How To perform basic monitoring and tests on disk health

How To perform basic monitoring and tests on disk health

Context

When using databases, or other long-term storage solutions, is it important to perform periodic disk checks. Disks (SSD and HDD alike) degrade over time and unused sectors may develop faults. This article explains basic basic methods for testing disks for damage.

Method 1 - SMART tests

Most disks support SMART capabilities. In order to ulilise SMART, the smartmontools package must be installed. On ubuntu for example, the installation would be performed using:

sudo apt-get install smartmontools

Run the following command to test for SMART capabilities:

$ sudo smartctl -i /dev/sdc
...
SMART support is: Available - device has SMART capability.
SMART support is: Enabled

To run SMART tests, basic options are ‘short’ and ‘long’. A short test will test the electronics, mechanics (if any) and perform a quick test on a small portion of the disk by attempting to read from it. A long test is more desireable and will test all sectors of the disk for readability and (if supported) parity errors.

Note that the tests can be taxing and result in some impact to the server. It is therefore advisable, before performing SMART tests, to quiesce the node and set migrate-fill-delay to ensure it does not receive traffic for the duration of the tests. Following this, the node can be brought back to take transactions using the quiesce-undo command.

To perform a short test: sudo smartctl -t short /dev/sdc

To perform a long test: sudo smartctl -t long /dev/sdc

To view the test results and overall disk health:

$ sudo smartctl -a /dev/sdc
[...]
=== START OF READ SMART DATA SECTION ===
SMART overall-health self-assessment test result: PASSED
[...]
SMART Self-test log structure revision number 1
Num  Test_Description    Status                  Remaining  LifeTime(hours)  LBA_of_first_error
# 1  Short offline       Completed without error       00%      2089         -
# 2  Extended offline    Completed without error       00%      2087         -
# 3  Short offline       Completed without error       00%      2084         -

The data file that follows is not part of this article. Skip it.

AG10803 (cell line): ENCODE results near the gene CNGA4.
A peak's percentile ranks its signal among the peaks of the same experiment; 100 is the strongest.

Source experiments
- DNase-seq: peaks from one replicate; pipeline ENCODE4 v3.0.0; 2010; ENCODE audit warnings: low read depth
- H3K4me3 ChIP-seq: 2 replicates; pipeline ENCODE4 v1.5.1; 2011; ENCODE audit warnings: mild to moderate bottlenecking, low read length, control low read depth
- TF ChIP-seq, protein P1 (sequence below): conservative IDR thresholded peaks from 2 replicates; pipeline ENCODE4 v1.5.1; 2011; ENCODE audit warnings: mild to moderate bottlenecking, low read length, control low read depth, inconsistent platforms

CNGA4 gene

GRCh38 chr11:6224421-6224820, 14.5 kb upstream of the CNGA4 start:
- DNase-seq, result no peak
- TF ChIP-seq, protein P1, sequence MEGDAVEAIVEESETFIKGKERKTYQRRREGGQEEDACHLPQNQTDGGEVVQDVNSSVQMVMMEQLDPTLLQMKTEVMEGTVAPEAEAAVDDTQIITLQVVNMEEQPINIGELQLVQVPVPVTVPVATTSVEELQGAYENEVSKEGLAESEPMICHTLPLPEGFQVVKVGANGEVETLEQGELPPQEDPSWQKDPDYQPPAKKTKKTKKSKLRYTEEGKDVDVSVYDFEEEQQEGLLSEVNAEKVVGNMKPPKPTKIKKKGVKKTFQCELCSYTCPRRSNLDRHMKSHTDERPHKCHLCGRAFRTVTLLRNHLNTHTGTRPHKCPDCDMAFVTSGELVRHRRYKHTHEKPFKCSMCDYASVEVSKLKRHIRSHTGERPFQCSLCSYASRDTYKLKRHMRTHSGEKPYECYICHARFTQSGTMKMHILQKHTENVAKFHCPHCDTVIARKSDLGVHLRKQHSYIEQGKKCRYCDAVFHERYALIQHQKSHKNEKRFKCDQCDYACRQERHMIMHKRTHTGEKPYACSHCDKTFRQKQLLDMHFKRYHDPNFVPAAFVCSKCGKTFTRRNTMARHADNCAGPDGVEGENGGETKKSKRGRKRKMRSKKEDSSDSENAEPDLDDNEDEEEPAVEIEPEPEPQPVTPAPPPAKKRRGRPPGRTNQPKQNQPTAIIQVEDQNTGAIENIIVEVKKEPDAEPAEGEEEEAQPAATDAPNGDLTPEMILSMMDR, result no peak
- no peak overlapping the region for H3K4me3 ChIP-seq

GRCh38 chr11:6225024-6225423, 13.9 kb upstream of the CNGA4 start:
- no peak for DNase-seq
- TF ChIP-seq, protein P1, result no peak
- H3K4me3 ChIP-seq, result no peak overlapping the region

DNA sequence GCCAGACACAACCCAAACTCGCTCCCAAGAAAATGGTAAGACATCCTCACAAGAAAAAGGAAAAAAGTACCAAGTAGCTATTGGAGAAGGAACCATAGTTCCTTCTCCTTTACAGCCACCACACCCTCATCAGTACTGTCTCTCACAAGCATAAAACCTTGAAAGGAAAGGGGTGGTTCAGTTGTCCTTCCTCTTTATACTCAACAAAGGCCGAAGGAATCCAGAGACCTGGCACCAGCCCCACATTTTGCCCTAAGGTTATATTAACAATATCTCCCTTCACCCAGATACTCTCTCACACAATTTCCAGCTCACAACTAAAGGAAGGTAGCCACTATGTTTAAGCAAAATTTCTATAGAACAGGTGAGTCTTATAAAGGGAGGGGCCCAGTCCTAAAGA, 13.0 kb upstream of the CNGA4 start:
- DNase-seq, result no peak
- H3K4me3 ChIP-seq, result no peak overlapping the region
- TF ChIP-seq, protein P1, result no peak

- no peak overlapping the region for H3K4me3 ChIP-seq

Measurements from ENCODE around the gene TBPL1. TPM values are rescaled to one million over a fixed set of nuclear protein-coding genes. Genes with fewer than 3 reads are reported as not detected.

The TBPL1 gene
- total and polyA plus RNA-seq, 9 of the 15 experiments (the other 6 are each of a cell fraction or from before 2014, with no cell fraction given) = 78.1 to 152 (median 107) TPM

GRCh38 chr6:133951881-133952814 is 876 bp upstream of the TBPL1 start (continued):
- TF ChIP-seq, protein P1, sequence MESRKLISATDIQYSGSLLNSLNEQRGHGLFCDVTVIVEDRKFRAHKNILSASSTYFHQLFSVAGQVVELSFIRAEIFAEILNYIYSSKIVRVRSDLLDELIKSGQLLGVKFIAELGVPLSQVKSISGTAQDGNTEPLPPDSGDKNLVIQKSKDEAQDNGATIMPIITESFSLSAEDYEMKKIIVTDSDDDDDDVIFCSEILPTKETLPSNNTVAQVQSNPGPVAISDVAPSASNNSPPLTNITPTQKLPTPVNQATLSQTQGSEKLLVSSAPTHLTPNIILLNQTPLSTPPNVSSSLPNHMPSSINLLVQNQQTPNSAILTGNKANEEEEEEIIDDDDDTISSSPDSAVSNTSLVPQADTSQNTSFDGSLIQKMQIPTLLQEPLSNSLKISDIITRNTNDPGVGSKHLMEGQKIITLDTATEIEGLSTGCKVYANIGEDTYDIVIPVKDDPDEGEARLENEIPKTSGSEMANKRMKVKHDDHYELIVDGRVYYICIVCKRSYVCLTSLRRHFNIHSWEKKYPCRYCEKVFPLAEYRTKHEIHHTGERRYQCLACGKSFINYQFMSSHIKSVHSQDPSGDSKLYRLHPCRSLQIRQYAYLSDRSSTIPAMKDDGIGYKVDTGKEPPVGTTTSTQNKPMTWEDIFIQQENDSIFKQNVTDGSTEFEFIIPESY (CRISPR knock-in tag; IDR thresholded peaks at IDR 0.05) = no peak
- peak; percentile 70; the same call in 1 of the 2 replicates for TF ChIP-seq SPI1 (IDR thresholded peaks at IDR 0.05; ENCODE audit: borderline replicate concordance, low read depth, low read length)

SMART Selective self-test log data structure revision number 1
 SPAN  MIN_LBA  MAX_LBA  CURRENT_TEST_STATUS
    1        0        0  Not_testing
    2        0        0  Not_testing
    3        0        0  Not_testing
    4        0        0  Not_testing
    5        0        0  Not_testing
Selective self-test flags (0x0):
  After scanning selected spans, do NOT read-scan remainder of disk.
If Selective self-test is pending on power-up, resume after 0 minute delay.
[...]

Method 2 - dd read test

It is possible to perform a dd test to ensure all sectors of the disk can be read. This does not protect against data corruption, but does protect against readability issues. The following runs a dd test at low IO settings to minimise impact:

$ sudo ionice -c 3 dd if=/dev/sdc bs=1048576 of=/dev/null

Note that with ionice priority 3, this may take a very long time to complete. See man ionice for more information.

Notes

Some issues may not be discovered using this test. These include:

  • controller firmware issues (for example a controller having issues under certain load)
  • disk firmware issues (for example disk having issues if certain large read/write load occurs)

These issues would be transient and not related to a hardware fault, but rather firmware problems. When diagnosing an existing issue, check dmesg for disk access errors.

Keywords

SMARTMONTOOLS SMARTCTL SMART DD DISK TEST ERROR HEALTH

Timestamp

September 2020

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